There are a lot of questions up here about NDAs but I didn't see anything for more generic forms. Here's my issue:
I'm a software engineer and have written some iOS (iPhone/iPad) software. A friend of a friend has been introduced to me, asking if I will turn her idea into software. I'd be fine discussing the project. However, before getting that far she's asked me to sign and date an email she sent that says that I won't steal her idea, develop it without her, etc. The email is very general and simply states that the idea is for a game.
I almost wouldn't mind signing because I have no intention of stealing an idea. However, the wording is so general that I'm left with a couple questions...
First, if I did sign it, is that type of thing (a very general signed email) actually legally binding?
Second, if it is legally binding how much does its generic nature matter? The email simply states that it's an idea for a game. I've written games for iOS device and will likely write more. So if we talk and I decide I'm not interested in her idea and then go write something completely different, what would stop her from claiming that this other idea was her's?
I'll refrain from offering any opinion on whether such a generic, vague NDA is legally enforceable in California. I think that's a matter for an attorney familiar with Californian law. Instead I'll focus on something else:
The email is very general and simply states that the idea is for a game.In my opinion, this marks her as a rank amateur. I wouldn't sign this email, regardless of whether it will be legally binding or not, on the grounds that she's an amateur who might cause grief later.
I would politely tell her that I'm not signing anything so un-specific, because I'm already developing iOS apps, and I cannot know if she is proposing something that is close to what I'm already doing -- in which case that email might become an unreasonable legal risk for me. And that I'm not signing an NDA on to answer a preliminary inquiry from her; she would have to sell me on the project before I care to involve a lawyer to review an NDA from her.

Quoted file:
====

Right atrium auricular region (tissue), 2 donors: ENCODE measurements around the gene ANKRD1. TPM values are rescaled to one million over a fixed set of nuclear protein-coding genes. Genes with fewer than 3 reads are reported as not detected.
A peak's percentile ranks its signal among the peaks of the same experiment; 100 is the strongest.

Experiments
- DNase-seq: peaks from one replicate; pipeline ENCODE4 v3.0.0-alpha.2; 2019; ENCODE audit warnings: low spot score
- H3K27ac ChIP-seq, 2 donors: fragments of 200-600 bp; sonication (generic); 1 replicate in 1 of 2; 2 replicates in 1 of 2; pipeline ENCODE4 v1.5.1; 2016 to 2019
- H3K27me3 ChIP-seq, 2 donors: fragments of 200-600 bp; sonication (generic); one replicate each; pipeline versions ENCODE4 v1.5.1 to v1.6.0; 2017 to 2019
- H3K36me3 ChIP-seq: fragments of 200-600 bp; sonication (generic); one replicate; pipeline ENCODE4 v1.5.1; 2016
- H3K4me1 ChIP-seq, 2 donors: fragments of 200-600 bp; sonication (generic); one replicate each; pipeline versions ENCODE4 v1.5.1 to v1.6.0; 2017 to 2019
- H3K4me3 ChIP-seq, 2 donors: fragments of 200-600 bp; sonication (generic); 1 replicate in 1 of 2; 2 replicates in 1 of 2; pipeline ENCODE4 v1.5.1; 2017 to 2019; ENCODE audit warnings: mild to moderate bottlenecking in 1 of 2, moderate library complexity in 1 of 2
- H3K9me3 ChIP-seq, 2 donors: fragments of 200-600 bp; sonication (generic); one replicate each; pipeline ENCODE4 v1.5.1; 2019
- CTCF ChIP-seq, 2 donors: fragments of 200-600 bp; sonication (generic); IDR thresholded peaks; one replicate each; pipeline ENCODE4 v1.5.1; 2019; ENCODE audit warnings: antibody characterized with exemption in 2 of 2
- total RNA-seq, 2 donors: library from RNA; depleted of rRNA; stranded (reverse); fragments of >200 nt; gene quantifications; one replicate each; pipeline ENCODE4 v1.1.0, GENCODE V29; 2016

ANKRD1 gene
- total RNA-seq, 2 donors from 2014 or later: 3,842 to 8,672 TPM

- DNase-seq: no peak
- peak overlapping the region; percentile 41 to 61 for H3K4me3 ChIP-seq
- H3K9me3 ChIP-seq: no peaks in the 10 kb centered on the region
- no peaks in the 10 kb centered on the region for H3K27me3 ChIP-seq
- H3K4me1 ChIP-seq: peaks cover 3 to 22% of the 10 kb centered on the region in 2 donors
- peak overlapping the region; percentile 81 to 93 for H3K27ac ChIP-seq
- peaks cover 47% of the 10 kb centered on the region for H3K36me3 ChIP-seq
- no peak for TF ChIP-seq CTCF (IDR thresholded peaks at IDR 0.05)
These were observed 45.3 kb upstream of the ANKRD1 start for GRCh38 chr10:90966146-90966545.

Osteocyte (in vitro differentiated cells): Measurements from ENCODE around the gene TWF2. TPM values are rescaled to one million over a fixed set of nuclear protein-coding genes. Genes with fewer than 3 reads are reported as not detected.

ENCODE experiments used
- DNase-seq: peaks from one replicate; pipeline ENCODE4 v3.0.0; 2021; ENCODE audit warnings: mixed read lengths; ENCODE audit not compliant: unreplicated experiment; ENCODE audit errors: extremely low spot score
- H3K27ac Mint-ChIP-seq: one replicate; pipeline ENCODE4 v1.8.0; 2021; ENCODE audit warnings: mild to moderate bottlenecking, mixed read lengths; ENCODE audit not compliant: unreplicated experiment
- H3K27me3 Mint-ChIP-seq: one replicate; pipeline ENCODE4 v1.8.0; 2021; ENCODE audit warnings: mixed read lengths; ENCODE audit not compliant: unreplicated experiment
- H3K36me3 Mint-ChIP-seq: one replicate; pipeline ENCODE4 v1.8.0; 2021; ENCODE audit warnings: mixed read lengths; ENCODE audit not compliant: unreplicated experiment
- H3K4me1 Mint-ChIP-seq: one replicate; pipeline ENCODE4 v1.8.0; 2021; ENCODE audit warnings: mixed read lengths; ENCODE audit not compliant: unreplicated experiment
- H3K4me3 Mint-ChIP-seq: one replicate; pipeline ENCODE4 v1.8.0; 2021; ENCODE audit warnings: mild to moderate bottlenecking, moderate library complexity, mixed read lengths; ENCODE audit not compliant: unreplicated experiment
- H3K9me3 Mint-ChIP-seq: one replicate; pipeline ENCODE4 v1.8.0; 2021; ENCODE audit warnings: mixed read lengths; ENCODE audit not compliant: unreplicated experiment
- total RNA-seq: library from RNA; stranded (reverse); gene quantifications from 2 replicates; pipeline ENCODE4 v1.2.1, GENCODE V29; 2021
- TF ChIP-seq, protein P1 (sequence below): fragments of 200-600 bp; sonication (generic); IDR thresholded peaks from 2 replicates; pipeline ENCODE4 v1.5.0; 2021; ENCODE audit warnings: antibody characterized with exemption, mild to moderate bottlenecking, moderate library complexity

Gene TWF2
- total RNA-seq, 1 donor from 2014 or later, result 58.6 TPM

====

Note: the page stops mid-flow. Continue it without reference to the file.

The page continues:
If you choose to act in this way, and she has a great proposal to make, then you risk loosing a valuable project right away.
But really, IMHO this is a modern day catch 22:
Edit: Perhaps, more helpfully, you could read past discussions about NDA's, find a free example of a mutual NDA, and send a proper NDA to her instead of that email of hers. If you go with a good, well structured and clear NDA of your own choosing, and you read it carefully first, then you'll know what you are committing to. And as a bonus, you might even make a good, professional first impression on her.
If she makes an offer, and there is consideration and acceptance then I believe that the contract is legal. Points to consider
To work out if she is an amateur I would ask her
If she cant answer those simple questions then I wouldn't waste your time unless she is offering a big chunk of cash.
I have to second the suggestion of a mutual NDA, that YOU provide her with. In our company we have a drop-dead policy of never signing NDAs that are not ours. We have one mutual NDA we don't accept any modifications to. You have two choices: our mutual NDA or no NDA.
If someone insists on their NDA and you really want the project, just jack up your rate 2X or 3X and insist on lawyer review.